Some of these stalwarts have built the history of the country in spite of the egregious treatment of a France mired in its dark hours (slavery, wars, colonization, extremism, racism, xenophobia). One thinks of the Senegalese Jean-Baptiste Belley (1750-1805), sold as a slave and forcibly enlisted in the French army: a militant for the abolition of slavery, a little-known figure of the French Revolution, he became the first black deputy in French history.
One thinks of the Cuban pantomime actor Rafael Padilla (1867-1917), known by his artist name Chocolat, who was born a slave and ended his life in misery.
There is also the Tunisian human rights activist Saïd Bouziri (1947-2009), who participated in the founding of the Arab Workers Movement. Targeted by the Marcellin-Fontanet circular and an expulsion order because of his activism, he had to go on hunger strike to assert his rights to the French authorities.
One thinks of the fate of the Harkis, the massacre of Italians in Aigues-Mortes in 1893, the Spanish refugees fleeing Franco’s regime at the end of the 1930s, parked in concentration camps, the massacre of Algerians in Paris in October 1961 and the repression in the Charonne metro station in 1962.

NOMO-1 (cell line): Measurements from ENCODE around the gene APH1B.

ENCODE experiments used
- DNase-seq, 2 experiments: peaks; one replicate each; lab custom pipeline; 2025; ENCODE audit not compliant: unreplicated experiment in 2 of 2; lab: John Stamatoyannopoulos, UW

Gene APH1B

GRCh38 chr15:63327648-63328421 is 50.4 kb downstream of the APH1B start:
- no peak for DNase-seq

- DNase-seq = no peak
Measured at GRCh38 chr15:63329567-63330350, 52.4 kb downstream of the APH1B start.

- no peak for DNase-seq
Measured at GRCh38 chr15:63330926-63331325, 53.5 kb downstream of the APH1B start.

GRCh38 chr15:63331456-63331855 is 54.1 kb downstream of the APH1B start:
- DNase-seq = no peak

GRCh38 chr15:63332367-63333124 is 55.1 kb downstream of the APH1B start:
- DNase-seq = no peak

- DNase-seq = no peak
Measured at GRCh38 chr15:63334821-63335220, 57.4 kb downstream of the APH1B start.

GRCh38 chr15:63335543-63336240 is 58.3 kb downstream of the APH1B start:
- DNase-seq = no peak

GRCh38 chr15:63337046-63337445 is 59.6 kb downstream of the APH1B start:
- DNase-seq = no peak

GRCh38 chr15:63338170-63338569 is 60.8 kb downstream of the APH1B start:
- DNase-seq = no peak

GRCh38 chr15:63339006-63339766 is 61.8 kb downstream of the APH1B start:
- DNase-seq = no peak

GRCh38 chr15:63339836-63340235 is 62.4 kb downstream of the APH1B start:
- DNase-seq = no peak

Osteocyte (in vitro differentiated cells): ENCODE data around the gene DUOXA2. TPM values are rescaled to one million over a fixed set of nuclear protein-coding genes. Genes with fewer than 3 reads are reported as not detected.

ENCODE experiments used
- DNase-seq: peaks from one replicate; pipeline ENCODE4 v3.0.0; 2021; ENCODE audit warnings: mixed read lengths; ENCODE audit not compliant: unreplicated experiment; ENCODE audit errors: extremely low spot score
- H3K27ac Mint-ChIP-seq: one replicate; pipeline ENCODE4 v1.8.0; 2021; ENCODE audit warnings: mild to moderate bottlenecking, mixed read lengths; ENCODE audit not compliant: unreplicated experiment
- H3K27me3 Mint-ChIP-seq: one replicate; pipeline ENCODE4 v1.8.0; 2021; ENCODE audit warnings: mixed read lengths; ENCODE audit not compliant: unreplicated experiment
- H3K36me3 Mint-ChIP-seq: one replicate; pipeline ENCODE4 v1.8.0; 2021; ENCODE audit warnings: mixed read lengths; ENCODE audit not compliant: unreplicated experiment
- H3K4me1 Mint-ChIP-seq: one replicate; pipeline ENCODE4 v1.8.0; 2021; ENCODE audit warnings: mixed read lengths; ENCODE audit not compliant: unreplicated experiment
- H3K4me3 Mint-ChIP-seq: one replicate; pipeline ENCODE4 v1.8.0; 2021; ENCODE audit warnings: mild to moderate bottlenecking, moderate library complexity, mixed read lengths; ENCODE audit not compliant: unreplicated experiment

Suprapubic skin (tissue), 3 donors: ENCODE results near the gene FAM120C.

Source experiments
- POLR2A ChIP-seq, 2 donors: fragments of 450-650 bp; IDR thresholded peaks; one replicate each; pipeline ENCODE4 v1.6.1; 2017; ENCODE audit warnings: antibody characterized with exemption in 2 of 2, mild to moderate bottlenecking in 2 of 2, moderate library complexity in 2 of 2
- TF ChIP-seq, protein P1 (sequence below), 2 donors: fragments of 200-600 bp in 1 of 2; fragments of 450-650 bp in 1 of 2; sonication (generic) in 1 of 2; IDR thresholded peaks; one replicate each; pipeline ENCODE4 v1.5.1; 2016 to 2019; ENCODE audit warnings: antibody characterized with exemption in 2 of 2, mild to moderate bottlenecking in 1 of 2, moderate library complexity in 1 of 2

One thinks of the swimming champion Alfred Nakache (1915-1983), born in Algeria, victim of the anti-Semitic laws of Vichy. He swam in the 1936 Olympics in Berlin with the French swim team. In the early ‘40s, he was dismissed from his teaching job and stripped of his French citizenship, excluded from swimming competitions because he was Jewish.
Nakache was deported to Auschwitz in 1944 where his wife and two-year-old daughter died. He continued to swim at the concentration camp where he became known as the “swimmer of Auschwitz.” Freed in 1945, he returned to the south of France debilitated from deportation, yet rebuilt himself and began competing again. Renowned for his courage and resilience, Alfred Nakache was inducted into the International Swimming Hall of Fame.
Among these portraits of France, we find the politician Messali Hadj (1898-1974), a figure of Algerian independence, the writer Mouloud Feraoun (1913-1962) murdered by the OAS in Algiers, and Slimane Azem (1918-1983), who sang of exile and love for Algeria. The exhibition includes Franco-Algerian rocker Rachid Taha (1958-2018) of the group Carte de Séjour, who in 1986 gave an Arab accent to Charles Trenet’s “Douce France.” An adept of fusion, mixing rock, punk, raï or chaâbi, he denounced in his songs xenophobia, hatred of the foreigner. His legacy is the Algerian-French singer-songwriter Souad Massi, who continues to write and sing in Arabic, French and Amazigh, enchanting fans worldwide.